Fraxinus Game Crowdsources Fight Against Deadly Plant Disease

fraxinus game

Science can be fun, and the scientists from Sainsbury Laboratory along with Team Cooper, a Sheffield, UK based gaming company are literally trying to prove it by developing a game called “Fraxinus” for Facebook. The game taps into the power of crowdsourcing by encouraging active involvement of Facebook users in research by playing it.

Fraxinus game is a part of the research on Ash Dieback disease affecting ash trees (Fraxinus excelsior) across the United Kingdom. The deadly Chalara fungus causes necrotic lesions on the tree stems and branches leading to wilting, premature shedding and eventually death of these trees. A large number of trees are succumbing to this disease in UK since February this year, and there are others which seem to be resistant to this disease as well.

Scientists from Sainsbury Laboratory, The Genome Analysis Centre (TGAC) and John Innes Centre along with other institutions across UK are working on analysing ash’s genetic code to find the genes susceptible to Chalara fungus, causing it to suffer from Ash Dieback. They have sequenced the DNA from various ash trees and reassembled them to identify variations in each genome. Sifting through large amounts of data to identify variations is a long tedious task, and the game has been developed in order to speed up the process.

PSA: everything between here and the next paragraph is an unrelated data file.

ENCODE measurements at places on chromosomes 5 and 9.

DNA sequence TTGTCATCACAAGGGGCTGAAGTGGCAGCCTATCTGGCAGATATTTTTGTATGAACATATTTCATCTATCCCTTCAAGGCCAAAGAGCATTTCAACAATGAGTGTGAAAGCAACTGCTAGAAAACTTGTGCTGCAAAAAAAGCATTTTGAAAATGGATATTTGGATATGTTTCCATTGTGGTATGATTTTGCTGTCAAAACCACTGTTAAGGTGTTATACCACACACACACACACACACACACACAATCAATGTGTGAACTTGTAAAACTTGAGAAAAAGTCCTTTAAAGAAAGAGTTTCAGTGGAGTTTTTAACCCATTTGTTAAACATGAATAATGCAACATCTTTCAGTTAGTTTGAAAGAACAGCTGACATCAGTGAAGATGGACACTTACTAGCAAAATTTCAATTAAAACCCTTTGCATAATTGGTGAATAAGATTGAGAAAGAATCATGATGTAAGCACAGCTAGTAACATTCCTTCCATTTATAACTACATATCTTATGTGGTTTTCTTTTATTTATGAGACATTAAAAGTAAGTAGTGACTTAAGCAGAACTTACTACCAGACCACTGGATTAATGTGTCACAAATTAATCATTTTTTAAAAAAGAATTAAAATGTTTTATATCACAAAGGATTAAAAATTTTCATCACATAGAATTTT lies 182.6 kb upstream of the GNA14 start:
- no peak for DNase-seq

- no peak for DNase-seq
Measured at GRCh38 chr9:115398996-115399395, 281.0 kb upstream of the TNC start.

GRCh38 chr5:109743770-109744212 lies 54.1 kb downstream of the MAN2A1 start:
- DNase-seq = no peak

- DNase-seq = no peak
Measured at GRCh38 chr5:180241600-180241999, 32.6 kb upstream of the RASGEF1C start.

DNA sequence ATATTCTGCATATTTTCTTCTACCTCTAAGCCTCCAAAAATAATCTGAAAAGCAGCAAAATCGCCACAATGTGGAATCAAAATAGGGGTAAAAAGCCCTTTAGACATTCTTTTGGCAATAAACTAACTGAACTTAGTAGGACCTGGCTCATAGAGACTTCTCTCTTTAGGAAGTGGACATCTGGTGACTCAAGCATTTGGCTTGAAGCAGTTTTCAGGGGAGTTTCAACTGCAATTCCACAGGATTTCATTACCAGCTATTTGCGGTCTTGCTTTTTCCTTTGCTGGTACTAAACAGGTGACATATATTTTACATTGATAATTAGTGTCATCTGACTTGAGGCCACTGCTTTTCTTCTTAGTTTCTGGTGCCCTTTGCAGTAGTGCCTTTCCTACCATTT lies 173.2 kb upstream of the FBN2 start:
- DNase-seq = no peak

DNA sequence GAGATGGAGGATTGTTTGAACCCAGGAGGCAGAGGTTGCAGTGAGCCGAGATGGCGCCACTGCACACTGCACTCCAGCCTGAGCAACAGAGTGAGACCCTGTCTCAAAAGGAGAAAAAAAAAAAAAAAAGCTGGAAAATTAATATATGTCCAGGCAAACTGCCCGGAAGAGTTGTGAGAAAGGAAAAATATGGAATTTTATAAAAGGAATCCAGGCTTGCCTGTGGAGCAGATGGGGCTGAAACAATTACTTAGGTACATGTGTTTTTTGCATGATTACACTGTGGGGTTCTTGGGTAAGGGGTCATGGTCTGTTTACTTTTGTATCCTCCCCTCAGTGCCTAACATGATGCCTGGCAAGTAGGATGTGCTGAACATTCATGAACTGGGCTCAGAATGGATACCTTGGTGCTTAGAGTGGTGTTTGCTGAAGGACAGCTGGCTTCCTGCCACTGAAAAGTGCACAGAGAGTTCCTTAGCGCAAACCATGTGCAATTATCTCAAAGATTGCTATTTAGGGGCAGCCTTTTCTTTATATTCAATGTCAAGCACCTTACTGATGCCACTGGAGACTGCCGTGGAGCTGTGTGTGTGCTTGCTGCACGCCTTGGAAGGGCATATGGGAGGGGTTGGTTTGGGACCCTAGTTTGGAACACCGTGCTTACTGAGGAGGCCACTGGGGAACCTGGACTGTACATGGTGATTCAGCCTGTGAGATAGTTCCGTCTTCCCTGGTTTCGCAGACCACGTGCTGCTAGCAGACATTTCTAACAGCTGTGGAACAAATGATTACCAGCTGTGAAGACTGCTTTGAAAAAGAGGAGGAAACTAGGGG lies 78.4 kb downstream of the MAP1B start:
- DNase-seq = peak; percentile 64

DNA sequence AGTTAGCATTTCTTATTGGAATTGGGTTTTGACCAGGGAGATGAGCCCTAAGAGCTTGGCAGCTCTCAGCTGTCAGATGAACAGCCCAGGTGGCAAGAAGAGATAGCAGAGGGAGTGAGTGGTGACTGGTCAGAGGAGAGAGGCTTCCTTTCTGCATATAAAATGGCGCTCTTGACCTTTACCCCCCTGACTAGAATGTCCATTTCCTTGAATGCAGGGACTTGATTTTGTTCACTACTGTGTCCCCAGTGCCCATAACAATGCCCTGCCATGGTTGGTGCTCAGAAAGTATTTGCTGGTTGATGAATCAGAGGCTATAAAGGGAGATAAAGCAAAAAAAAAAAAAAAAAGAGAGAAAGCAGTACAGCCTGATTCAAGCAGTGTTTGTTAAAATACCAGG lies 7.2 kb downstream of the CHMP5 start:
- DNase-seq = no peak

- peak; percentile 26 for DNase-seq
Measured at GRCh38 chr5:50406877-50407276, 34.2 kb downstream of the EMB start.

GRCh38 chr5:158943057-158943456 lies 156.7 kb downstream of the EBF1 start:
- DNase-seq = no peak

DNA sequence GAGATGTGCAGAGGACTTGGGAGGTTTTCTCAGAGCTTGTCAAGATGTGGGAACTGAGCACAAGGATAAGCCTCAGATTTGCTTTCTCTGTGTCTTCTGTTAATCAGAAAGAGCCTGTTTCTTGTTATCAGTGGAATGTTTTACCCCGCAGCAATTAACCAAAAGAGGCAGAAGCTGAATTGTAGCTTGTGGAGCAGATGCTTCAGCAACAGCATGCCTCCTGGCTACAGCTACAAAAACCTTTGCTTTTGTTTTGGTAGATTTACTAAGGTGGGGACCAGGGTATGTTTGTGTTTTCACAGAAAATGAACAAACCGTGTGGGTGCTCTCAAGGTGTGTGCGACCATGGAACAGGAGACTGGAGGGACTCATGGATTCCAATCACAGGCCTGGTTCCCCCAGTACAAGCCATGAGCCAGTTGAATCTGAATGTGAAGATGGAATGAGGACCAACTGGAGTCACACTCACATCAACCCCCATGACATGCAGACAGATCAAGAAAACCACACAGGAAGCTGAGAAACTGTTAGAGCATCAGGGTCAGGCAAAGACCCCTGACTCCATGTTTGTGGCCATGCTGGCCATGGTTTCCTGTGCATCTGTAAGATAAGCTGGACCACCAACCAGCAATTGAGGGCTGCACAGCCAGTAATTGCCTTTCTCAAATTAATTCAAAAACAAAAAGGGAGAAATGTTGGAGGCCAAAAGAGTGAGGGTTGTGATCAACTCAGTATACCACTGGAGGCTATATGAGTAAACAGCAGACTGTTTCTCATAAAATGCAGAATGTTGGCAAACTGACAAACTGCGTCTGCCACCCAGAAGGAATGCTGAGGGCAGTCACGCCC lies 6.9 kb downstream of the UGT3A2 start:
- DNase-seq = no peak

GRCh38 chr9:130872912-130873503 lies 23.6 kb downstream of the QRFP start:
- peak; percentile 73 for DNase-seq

The Fraxinus game uses actual genetic data from the Chalara fungus and common ash tree. Players are required to match the patterns representing nucleotides by rearranging them suitably. By playing this game, users will be helping scientists generate more information to fight against the epidemic by providing clues about the diversity of Chalara fungus, how it causes the disease and what makes few trees less susceptible. The puzzles used in the game are likely trouble spots that researchers want investigated as accurately as possible to break down the data. Players gain points by matching sequences. Closer the match, higher points they get. Players with the highest score can claim the pattern as a reward. If someone else scores higher than the existing leader, they can steal the pattern and claim it as their own.  Top scorers will be acknowledged for their contribution by having their names included in public databases and publications.

The project is funded by Biotechnology and Biological Sciences Research Council (BBSRC) and the results of the research are freely available on the crowdsourcing website OpenAshDieBack. The Fraxinus Facebook game can be accessed on this link.

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